Conventional locking means are released by applying an inwardly directed force in the direction normal to the cover plates 2 above the recesses 17, whereby the recesses 17 and locking tabs 15 are disengaged. The cover plate 2 flexes under the downward force into the gap 16. While applying this force the cover plate 2 can slide to a position exposing the access openings and outlet receptacle. As the cover plate slides from an open position to a closed position the leading rim portions 18 ride over the rearwardly tapered surfaces of the locking tabs 15. When the locking tab 15 and indentation 17 are in alignment, the cover plate 2 flexes back to its original shape, engaging locking tab 15 and recesses 17 in the closed and locked position.
The force exerted by the springs 7 is of a magnitude sufficient to slide the cover plates 2 and force the leading rim portions 18 to ride over the locking tabs 15 while forcing the cover plates 2 to flex.
In operation, therefore, starting from the closed and locked position shown in FIG. 1, a force is applied simultaneously to the cover plate top surface above the gaps 16. The cover plate 2 flexes inwardly into the gaps 16, the recesses 17 and the locking tabs 15 are disengaged, the cover plate 2, is unlocked and slides under manual force against the force exerted by the springs 7 to the open position show in FIG. 2 with the abutments 13 and 14 engaged.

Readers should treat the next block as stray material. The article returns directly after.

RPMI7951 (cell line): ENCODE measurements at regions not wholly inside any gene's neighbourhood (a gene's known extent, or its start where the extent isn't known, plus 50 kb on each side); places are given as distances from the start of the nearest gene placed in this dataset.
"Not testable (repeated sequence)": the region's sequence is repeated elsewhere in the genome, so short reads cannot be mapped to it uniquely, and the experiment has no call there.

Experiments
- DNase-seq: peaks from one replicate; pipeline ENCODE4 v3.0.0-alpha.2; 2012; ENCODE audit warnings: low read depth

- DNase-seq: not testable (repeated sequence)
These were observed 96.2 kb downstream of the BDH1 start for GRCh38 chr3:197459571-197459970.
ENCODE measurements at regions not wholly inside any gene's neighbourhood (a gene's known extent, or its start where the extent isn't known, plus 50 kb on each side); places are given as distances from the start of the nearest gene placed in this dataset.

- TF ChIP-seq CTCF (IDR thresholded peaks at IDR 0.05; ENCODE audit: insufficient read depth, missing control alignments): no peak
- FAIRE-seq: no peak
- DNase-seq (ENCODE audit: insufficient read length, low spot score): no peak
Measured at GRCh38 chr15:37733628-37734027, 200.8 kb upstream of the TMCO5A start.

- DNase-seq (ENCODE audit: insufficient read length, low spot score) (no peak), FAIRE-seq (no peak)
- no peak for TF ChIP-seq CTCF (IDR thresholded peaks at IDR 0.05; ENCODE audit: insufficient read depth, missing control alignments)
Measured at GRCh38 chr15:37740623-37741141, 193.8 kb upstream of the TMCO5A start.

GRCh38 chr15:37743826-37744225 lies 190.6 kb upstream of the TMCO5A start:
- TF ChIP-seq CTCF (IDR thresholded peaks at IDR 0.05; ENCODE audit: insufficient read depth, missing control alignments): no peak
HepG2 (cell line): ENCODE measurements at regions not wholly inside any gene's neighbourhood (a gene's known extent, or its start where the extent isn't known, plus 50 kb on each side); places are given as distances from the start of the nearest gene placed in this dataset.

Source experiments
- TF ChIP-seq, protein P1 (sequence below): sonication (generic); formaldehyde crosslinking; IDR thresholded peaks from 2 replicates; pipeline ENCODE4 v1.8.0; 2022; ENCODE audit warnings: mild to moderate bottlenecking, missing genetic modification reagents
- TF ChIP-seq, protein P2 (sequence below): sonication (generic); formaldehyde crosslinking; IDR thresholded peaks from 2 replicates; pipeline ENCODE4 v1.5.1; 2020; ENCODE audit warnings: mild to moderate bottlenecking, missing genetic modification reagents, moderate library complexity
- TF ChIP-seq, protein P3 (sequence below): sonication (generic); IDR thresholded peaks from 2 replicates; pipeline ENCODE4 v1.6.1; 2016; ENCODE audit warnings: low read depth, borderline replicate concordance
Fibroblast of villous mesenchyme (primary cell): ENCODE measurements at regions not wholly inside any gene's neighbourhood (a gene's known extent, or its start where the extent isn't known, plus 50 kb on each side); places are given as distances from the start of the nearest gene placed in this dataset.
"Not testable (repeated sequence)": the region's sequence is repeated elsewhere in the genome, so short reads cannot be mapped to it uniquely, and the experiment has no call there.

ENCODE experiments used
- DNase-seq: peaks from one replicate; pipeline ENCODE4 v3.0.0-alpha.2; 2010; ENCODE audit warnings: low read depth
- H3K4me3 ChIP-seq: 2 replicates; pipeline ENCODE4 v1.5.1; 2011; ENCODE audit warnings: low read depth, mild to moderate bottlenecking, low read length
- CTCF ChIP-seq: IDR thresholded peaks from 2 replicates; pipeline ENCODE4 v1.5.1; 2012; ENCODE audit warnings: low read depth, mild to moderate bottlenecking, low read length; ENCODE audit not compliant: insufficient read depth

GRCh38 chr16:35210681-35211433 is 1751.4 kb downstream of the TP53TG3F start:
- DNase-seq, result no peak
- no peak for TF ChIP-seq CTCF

To move from the open position to the closed position, the cover plate 2 slides under the force exerted by the springs 7 until the leading rim portions 18 touch the rearwardly tapered surfaces of the locking tabs 15. As the cover plate 2 moves toward the closed position, its speed increases. Under continuing force exerted by the springs 7 and inertia of the moving cover plate 2 the leading rim portions 18 ride over the locking tabs 15, flexing the cover plate 2 into the gaps 16. When the locking tabs 15 and the recesses 17 are aligned the cover plate 2 flexed back to its original shape so that the locking tabs 15 and the recesses 17 engage.
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|U.S. Classification||174/67, 439/136|
|Feb 28, 1994||FPAY||Fee payment|
Year of fee payment: 4
|Feb 24, 1998||FPAY||Fee payment|
Year of fee payment: 8
|Feb 28, 2002||FPAY||Fee payment|
Year of fee payment: 12